Glenna Blomquist has lived in Florida for 15 years and is still exploring what it is to be a "Floridian". Now retired, she has time to recollect and time to experience each moment as new. So she writes, weaving her childhood appreciations into the experience of her older self, offering up lyrical pieces with universal appeal.
The large amoeba is writhing in the kitchen. It has no nucleus, yet. No discernible features to give a point of orientation. It seems to have legs that circle about under its pale flesh. I am entranced by its movement. Something is living in the house.
Slowly it turns from skin too dry and dusty to imagine anything palatable, to a glossy, slimy thing that I begin to adore with rising excitement, as I peer at it through a small windowpane.
Carefully I open the door to the compartment, and tentatively poke the creature. I leave no impression. Just what I want. My imagination runs wild of all the possibilities this blob has brought me today. After all, it is my creation that now has a life of its own.
I will let it be, to rest, to decide who it is. To grow toward some type of identity. But there is more at work here. Tiny branches are finding their spiny way within my creature, pushing up and around, pushing pushing. Oh sweetness, that is what it seeks. The branches hide from the summer air, seeking a molecule or two of sustenance to feed their clandestine activities. Double, double, toil and trouble. I am the witch today, stirring up this batch of divine trouble, right here in my own kitchen.
As I watch in fascination the doubling, I get a waft of sweet liquor, reminiscent of the finest Chardonnay. I could stand here and inhale deeply through the morning, until I am fully satisfied. But I won’t, as I have to make a decision, now, apparently. I am called by its restlessness to consider the complexity of my invention. What to add to the pot – to my wicked brew – to this experiment.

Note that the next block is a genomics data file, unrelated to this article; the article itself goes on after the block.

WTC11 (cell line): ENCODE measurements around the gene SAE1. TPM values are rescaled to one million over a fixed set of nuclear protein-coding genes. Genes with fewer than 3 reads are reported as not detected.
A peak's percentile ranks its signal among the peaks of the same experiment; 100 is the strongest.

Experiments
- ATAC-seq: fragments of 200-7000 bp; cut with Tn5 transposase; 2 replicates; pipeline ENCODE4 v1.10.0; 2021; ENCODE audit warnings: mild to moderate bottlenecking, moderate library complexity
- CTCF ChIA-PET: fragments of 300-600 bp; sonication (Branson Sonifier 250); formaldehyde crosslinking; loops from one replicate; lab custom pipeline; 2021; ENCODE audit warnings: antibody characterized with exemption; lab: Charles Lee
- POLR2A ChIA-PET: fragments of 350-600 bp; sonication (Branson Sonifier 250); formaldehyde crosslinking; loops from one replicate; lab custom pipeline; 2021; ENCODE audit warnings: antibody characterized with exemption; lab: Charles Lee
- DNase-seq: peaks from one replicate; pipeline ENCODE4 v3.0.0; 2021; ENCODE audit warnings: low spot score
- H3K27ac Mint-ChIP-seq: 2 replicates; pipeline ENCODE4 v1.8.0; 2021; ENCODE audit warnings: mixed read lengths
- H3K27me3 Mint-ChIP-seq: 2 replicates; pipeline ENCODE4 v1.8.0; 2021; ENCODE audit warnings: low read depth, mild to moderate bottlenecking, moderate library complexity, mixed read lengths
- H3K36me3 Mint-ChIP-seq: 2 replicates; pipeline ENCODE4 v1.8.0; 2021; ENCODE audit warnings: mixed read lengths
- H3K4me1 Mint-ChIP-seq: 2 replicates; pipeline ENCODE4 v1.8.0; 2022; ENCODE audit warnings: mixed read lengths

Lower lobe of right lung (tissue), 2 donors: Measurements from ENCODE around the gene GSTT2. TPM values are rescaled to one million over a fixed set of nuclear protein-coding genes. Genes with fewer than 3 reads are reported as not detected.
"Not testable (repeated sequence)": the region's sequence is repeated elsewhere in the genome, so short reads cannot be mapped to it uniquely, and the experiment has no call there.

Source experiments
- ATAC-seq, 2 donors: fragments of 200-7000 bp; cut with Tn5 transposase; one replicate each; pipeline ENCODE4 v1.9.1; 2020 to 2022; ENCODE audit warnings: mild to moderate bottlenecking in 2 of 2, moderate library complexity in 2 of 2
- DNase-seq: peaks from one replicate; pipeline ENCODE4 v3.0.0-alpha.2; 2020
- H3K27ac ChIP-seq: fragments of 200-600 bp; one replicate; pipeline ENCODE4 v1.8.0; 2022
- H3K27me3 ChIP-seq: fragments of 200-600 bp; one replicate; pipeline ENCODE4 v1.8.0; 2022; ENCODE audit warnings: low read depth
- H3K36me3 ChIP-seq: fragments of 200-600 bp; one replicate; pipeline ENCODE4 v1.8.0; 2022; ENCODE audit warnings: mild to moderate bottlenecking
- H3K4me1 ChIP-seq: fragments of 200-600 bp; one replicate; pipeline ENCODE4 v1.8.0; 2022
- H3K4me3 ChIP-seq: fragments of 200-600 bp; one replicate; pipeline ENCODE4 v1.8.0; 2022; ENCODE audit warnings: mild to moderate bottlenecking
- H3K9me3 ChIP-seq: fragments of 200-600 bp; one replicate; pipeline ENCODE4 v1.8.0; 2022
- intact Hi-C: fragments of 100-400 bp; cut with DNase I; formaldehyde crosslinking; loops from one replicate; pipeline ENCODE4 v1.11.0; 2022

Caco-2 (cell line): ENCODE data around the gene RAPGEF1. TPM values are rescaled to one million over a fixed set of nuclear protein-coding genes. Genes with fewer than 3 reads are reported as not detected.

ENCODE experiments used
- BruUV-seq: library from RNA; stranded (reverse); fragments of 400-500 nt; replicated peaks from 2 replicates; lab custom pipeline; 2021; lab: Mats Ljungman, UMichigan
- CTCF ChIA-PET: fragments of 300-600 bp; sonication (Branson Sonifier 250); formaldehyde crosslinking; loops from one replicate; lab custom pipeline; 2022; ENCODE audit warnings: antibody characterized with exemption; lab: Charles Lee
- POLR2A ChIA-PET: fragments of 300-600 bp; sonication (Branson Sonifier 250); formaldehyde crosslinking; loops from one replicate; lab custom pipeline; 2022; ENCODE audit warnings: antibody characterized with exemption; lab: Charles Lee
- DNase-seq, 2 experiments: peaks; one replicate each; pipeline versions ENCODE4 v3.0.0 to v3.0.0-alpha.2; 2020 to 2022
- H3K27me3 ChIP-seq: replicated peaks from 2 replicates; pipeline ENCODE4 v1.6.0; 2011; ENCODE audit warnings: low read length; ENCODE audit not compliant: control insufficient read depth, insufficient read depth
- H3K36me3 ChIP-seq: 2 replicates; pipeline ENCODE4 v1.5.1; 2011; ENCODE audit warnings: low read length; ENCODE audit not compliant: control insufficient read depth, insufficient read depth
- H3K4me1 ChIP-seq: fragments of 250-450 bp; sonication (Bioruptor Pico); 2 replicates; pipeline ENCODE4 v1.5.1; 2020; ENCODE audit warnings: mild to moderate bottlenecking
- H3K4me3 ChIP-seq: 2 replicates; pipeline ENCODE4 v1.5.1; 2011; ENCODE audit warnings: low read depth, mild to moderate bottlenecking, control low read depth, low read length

Raisins, nuts, cheese, apricots. No--just pick one. Raisins will be good, in abundance. I toss them at the gyrating, copious, sticky animal opening its jaw to me. Swipe swipe, dash, dash, its squiggly feet swirl against the raisins, lumping and bumping along the way, until all are invisible except for small dots of black periodically surfacing.
I have no patience with my fabricated child. But children take time to grow, pausing at some stages of life to rest while energy gathers for another spurt. It is the same with my child, now growing again to meet its destiny.
It is time. Time to see the butterfly emerge. Its chrysalis will bring forth the mature, the final form, that will rise forth to feed hungry mouths. Only a short time to see what I have done today, in my kitchen, with my bread machine.
As I gently tap out the beautiful loaf of bread, I think of the happy time I spent with this “animal” this morning. Dead flour became alive, not in my hands, but mechanically, as I watched each glorious pass of the beating legs. It’s a precise process, all ingredients weighed and layered in careful order. I have practiced much. I am proud. This child has been a latch-key child, but looking at the result, it’s okay. More than okay – rather, it’s delicious!